The problem can also cause scarring on your pup’s corneas, interfering and, eventually, reducing their vision if not treated and corrected. Last but certainly not least, an entropion can cause your Cane Corso to suffer from a lot of pain, which is why it needs to be treated as soon as possible.
5. Demodectic Mange
Demodectic mange is a nasty health issue your Cane Corso can suffer if parasitic mites damage the skin, including Demodex canis or Demodex injai. What’s interesting about demodectic mange is that the mites that cause it are commonly found in the skin of a Cane Corso and other dogs.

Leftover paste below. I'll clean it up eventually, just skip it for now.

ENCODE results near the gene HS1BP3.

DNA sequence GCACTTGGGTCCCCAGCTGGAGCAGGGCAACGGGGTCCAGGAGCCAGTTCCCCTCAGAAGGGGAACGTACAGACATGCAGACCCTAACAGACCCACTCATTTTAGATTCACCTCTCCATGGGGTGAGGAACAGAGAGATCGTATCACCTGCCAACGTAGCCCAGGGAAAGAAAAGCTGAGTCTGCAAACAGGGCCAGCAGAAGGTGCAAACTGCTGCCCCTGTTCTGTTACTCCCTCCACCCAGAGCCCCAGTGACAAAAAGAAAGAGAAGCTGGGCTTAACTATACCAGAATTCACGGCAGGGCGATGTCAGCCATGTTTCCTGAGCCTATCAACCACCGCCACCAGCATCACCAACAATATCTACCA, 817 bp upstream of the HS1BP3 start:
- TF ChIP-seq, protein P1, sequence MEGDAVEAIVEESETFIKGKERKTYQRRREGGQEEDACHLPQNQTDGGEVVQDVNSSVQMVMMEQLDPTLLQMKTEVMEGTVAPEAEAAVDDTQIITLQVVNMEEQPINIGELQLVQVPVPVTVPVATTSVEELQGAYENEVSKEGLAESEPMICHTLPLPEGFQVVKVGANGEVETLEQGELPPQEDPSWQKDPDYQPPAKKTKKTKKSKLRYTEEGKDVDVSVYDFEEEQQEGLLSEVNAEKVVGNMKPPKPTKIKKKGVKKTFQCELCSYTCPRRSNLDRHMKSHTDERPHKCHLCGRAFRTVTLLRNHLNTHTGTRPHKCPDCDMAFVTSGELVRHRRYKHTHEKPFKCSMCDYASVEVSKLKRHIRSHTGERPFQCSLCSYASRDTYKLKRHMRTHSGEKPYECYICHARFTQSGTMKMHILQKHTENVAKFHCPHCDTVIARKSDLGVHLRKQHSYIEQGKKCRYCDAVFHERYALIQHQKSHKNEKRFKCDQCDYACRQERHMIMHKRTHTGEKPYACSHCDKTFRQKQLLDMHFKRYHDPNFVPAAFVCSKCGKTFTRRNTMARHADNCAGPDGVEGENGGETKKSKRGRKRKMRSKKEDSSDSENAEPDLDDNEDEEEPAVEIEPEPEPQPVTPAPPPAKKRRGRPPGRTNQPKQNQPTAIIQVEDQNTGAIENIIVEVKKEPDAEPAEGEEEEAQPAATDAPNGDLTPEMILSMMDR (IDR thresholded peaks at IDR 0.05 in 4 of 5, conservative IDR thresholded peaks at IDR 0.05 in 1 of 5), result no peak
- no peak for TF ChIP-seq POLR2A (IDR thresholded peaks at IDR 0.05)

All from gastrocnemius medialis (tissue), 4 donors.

However, if the dog’s immune system is healthy, the mites don’t cause the dog any harm. Only when a Cane Corso has a compromised or immature immune system can parasitic mites cause this inflamed and painful condition that usually isn’t very itchy. Demodectic mange is also known as red mange. A dog with demodectic mange will typically show signs such as inflamed and scaly skin lesions and hair loss.
6. Bloat and GDV
Although bloat can affect any breed, Cane Corsos are prone to it because of their large, deep chests. Bloat happens when your Cane Corso’s stomach fills up with gas, fluids, and food. When this pressure builds in your puppy’s stomach, it puts pressure on the diaphragm, making it harder for your dog to breathe and compromising their circulation by compressing the large blood vessels.